By Greg Odogwu
On Tuesday 21th April, 2015, history will be made as the Solar and Off-Grid Renewables West Africa opens for a remarkable regional renewable energy summit at Movenpick Ambassador Hotel, Accra, Ghana.
The two-day conference and exhibition is a major international, top-level conference and networking event, which is first of its kind in West Africa, and quite timely at this time the world is waiting for developing countries to submit their own emissions reductions commitments ahead of the UNFCCC’s COP 21 in France. Naturally, at the core of carbon reduction is adoption of renewable energy in a green economy paradigm.
What is more, with Nigeria – the region’s biggest country – having come out from a successful presidential election, there are fresh hopes for the industry’s quantum leap in the sub-region. It is worthy of note that this West African regional conference would have taken place in Nigeria but the organisers factored in prevailing security uncertainties and political tension, which informed their subsequent choice of neighbouring Ghana.
Organised by PV Tech’s publisher, Solar Media, UK, the conference is dedicated to exploring the opportunities and challenges related to the deployment of renewable energy in West Africa. Essentially, it aims to support and accelerate the deployment of solar and off-grid renewable energy in Africa, and break down the barriers to development – financial, political, technological – by bringing together key stakeholders, including investors, policy makers, developers, energy companies, financiers, NGOs, manufacturers and suppliers.
Attendees will meet government ministers responsible for future energy planning; hear case studies about how they can develop a solar project in the region; find out how they can set up a local manufacturing facility; hear directly about what kind of projects will get backed from development banks, commercial banks, export credit agencies, venture capitalists and insurance companies; learn what kind of equipment will be needed in the region and how can it impact a project’s bankability; hear about ongoing initiatives to drive forward solar development in West Africa; learn how utility-scale solar projects gain access to the grid; find out about new projects of many different sizes; and network with a powerful selection of Government Ministers, Chief Executive Officers, Managing Directors and other senior representatives meeting to do business.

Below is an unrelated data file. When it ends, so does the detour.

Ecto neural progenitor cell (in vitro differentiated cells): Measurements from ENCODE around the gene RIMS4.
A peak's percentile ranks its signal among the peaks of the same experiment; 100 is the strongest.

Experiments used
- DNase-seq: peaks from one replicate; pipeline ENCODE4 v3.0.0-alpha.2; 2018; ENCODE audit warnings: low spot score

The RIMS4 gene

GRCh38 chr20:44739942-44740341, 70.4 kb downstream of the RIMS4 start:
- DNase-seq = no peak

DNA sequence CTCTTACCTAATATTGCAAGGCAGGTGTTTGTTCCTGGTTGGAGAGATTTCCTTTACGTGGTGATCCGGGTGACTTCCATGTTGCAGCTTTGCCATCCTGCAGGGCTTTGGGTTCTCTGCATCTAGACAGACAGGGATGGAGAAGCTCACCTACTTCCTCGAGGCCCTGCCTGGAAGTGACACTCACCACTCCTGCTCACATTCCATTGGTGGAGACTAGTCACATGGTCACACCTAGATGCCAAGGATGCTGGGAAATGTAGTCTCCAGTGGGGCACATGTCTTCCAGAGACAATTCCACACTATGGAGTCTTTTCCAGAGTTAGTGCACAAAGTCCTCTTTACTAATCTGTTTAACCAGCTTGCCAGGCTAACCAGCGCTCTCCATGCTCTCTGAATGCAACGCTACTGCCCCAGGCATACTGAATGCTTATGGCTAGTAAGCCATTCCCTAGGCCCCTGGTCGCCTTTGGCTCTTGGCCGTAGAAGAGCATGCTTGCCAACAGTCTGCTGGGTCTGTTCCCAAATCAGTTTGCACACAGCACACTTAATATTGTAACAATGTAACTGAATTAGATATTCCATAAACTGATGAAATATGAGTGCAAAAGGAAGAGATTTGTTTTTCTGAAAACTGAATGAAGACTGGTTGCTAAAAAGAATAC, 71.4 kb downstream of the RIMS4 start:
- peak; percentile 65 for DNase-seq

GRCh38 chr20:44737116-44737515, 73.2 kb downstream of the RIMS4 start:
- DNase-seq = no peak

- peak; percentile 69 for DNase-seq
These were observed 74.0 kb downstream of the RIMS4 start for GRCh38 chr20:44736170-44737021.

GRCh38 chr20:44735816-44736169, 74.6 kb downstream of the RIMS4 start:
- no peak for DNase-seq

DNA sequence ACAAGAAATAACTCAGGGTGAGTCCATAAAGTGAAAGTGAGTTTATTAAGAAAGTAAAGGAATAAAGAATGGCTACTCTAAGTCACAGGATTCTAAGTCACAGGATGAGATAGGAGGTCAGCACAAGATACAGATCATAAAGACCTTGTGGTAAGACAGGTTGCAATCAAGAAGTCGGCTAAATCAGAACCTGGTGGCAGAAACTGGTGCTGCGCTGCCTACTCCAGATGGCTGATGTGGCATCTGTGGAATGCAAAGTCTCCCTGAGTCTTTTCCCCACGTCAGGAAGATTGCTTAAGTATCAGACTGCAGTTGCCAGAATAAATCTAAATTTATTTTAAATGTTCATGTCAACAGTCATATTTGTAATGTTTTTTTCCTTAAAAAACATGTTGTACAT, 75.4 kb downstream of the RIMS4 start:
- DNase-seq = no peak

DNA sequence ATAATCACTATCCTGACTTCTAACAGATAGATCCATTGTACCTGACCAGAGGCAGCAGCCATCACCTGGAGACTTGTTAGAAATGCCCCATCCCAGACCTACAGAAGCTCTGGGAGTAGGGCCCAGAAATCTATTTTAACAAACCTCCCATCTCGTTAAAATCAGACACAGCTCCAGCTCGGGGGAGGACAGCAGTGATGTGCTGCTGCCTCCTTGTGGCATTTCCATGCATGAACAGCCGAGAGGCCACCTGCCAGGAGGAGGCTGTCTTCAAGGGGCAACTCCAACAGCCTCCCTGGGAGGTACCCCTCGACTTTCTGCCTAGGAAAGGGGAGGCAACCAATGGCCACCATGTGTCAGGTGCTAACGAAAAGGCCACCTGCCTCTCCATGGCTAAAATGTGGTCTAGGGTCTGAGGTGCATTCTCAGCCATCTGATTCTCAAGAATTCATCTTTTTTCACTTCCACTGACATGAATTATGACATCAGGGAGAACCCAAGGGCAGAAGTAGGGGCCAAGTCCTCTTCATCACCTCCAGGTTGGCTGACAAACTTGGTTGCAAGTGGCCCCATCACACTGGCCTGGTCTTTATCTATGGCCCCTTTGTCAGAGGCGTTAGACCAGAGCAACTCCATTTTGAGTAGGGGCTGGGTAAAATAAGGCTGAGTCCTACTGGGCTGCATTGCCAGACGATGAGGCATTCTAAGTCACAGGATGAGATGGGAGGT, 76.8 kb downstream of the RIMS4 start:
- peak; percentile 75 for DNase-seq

But the most important aspect is that in this West African edition, the organisers have apportioned a number of free guest passes for energy end users who wish to attend. And I think our vast population of energy consumers cannot afford to miss out on this opportunity.
This West African edition follows on from the sell-out success of the first event held in Kenya last year which hosted more than 200 international attendees. During the East African edition, local entrepreneurs, solar installers and researchers were connected to key international players who injected enduring traction to these Africans’ renewable energy efforts. Therefore, it would be good to witness this elixir administered in our own backyard here in West Africa.
There are several urgent reasons why an off-grid renewable energy market interface is what we need now, and outstanding among them is the yawning energy supply void. In fact the scenario can be better understood in what I call the ‘African Energy Paradox’. AEP says it is ironical that with our abundant God-given solar power, two-thirds of Africa’s population are not grid-connected and without electricity.